Author Topic: what does 'them' refer to?  (Read 237 times)

Offline lee.ck

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what does 'them' refer to?
« on: May 14, 2019, 03:27:49 am »
Very briefly, the complex individual is one who can see things from another person’s point of view and who is flexible in his/her thought processes. For example, they are able to change their minds on an issue in the light of new information rather than rigidly “sticking to their guns.” They also tend to avoid what might be called “black and white” thinking. For example, the positions of others on an issue are not lumped into the two categories of those for them and those against them but rather shades of differences or gradations of opinion are recognized and taken into account. Thus, they realize that the truth of a matter often lies somewhere in between two extremes. Last but not least, the complex person seems better able to hold off on a decision allowing more information to be taken into consideration.

What is it 'them' refer to? I think it refers to 'complex individuals' Am I right?

Thanks in advance
« Last Edit: May 14, 2019, 04:52:26 am by lee.ck »

Offline Darryl

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Re: what does 'them' refer to?
« Reply #1 on: May 14, 2019, 07:45:31 am »
I don't think so.
Perhaps:
The positions of others on an issue.

Offline lee.ck

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Re: what does 'them' refer to?
« Reply #2 on: May 14, 2019, 08:13:21 am »
I think 'those' means the positions of others

Offline Darryl

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Re: what does 'them' refer to?
« Reply #3 on: May 14, 2019, 10:33:13 pm »
It's a pretty hard sentence to get your head around, and you could be right.
I read 'those' as being the individuals - those who support the positions of others and those who don't. Those who avoid 'black and white thinking' etc.
Open to interpretation I guess.


Offline lee.ck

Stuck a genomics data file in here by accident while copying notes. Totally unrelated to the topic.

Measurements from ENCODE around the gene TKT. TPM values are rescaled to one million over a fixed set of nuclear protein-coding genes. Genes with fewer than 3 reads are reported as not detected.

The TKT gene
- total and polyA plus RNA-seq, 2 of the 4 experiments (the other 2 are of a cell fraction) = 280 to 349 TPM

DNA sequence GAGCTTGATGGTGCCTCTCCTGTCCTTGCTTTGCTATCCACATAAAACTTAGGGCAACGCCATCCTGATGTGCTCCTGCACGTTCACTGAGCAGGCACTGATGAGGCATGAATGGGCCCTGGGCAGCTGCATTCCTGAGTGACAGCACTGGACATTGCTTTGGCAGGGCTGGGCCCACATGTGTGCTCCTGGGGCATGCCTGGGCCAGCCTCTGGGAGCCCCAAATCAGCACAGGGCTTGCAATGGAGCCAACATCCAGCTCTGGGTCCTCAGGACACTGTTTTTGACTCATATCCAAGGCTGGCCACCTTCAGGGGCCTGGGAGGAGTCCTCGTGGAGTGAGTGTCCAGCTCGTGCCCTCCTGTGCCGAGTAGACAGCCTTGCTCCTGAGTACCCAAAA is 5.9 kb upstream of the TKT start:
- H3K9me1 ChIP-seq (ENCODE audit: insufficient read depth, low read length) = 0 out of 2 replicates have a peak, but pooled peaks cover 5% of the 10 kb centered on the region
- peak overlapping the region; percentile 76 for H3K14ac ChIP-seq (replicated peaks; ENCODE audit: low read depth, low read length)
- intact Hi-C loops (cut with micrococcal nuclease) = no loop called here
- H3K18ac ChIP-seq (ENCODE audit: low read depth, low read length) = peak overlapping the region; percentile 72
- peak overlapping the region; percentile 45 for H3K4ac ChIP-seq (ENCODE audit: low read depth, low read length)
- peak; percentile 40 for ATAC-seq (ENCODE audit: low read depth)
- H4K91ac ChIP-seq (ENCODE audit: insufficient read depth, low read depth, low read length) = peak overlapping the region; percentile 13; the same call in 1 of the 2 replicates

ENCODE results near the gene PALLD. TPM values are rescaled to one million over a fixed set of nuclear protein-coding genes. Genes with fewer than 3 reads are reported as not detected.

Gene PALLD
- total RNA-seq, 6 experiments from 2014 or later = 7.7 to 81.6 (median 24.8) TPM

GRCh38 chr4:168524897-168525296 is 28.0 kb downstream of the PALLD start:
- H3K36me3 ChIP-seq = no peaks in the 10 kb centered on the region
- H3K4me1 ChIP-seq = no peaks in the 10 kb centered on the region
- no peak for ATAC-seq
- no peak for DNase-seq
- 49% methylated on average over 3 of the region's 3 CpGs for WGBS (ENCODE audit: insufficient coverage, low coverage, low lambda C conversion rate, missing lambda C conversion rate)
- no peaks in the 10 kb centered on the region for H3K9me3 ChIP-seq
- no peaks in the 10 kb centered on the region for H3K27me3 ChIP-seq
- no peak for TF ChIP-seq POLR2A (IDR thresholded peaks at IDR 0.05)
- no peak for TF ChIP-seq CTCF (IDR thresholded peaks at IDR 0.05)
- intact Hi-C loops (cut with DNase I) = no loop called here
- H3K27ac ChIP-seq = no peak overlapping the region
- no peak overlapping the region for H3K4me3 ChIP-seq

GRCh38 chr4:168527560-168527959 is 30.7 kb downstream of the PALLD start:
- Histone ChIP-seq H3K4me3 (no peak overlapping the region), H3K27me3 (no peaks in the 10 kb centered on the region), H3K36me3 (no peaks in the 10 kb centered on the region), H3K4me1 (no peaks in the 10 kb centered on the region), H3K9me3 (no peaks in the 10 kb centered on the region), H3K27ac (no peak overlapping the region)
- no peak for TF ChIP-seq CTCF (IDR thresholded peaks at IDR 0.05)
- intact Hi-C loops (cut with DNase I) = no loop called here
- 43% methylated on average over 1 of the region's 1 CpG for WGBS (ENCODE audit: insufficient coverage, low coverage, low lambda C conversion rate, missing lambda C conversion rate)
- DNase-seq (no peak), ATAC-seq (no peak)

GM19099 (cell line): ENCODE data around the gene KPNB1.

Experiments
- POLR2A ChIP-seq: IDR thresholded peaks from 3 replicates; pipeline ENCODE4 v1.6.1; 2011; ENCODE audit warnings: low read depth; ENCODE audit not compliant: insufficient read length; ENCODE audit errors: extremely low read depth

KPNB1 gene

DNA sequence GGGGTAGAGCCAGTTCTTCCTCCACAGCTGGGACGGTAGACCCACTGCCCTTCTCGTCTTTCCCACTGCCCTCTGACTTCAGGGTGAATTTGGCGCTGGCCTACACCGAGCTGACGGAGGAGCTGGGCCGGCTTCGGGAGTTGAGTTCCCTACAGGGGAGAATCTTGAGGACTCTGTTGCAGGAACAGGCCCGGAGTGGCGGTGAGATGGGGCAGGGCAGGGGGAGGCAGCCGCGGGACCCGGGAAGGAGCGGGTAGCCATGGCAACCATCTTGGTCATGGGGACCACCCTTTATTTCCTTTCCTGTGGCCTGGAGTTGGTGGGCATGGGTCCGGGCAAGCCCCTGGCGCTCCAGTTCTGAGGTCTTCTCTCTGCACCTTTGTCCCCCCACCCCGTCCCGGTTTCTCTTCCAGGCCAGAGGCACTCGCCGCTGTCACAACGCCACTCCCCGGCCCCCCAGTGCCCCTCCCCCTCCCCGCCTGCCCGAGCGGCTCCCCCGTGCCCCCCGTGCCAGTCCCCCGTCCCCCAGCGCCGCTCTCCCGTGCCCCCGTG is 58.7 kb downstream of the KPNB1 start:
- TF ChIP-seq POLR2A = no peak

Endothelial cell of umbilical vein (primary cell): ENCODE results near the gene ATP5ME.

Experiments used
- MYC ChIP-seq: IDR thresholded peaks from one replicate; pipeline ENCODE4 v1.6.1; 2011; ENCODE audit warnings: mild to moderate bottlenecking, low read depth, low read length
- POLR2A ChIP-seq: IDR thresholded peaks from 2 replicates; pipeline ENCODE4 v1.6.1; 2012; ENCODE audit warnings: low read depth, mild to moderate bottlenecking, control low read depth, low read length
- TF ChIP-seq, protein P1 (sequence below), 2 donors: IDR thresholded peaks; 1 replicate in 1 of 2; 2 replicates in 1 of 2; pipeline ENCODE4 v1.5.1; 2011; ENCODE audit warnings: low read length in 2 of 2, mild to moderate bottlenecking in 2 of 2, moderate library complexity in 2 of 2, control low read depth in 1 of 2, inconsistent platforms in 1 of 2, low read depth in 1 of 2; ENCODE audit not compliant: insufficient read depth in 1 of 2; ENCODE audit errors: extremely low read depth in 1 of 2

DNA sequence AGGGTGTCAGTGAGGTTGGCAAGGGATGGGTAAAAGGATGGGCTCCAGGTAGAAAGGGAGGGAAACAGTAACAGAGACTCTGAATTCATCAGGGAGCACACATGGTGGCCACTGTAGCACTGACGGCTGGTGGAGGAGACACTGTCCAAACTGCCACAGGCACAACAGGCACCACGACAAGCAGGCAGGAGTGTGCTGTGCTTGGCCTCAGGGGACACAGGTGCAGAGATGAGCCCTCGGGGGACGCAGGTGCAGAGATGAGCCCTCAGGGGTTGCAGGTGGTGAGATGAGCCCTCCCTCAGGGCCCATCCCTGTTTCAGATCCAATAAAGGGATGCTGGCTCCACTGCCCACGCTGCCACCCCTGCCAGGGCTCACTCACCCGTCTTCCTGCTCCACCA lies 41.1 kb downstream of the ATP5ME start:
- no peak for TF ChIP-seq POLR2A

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Re: what does 'them' refer to?
« Reply #4 on: May 15, 2019, 02:15:59 am »
I think that when A is lumped into B, A = B. And when B consists of C, A = B = C. A= the positions of others, B = two categories, C = those for them and those against them. Therefore, those is the positions of others, I think.
« Last Edit: May 15, 2019, 05:03:26 am by lee.ck »

Offline Britta

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Re: what does 'them' refer to?
« Reply #5 on: May 15, 2019, 09:41:20 am »
For example, the positions of others on an issue are not lumped into the two categories of those for them and those against them but rather shades of differences or gradations of opinion are recognized and taken into account.

in the sentence above "them" refer to "others". What it means is

For example, the positions of others on an issue are not lumped into the two categories of those who agree and those who disagree but rather shades of differences or gradations of opinion are recognized and taken into account.
If it's not used by a native speaker it's not idiomatic. And idiom trumps grammar every time. Jack Wilkerson†

Offline lee.ck

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Re: what does 'them' refer to?
« Reply #6 on: May 16, 2019, 03:00:30 am »
I think the agents of the verb "lump" are 'complex individuals' because the sentence is the example of their tendency to avoid "black and white" thinking. So when we paraphrase it in the active form, we gain this sentence: They(=complex individuals) do not lump the positions of others on an issue into two categories of those for them and those against them. Logically, is it possible for 'them' to be others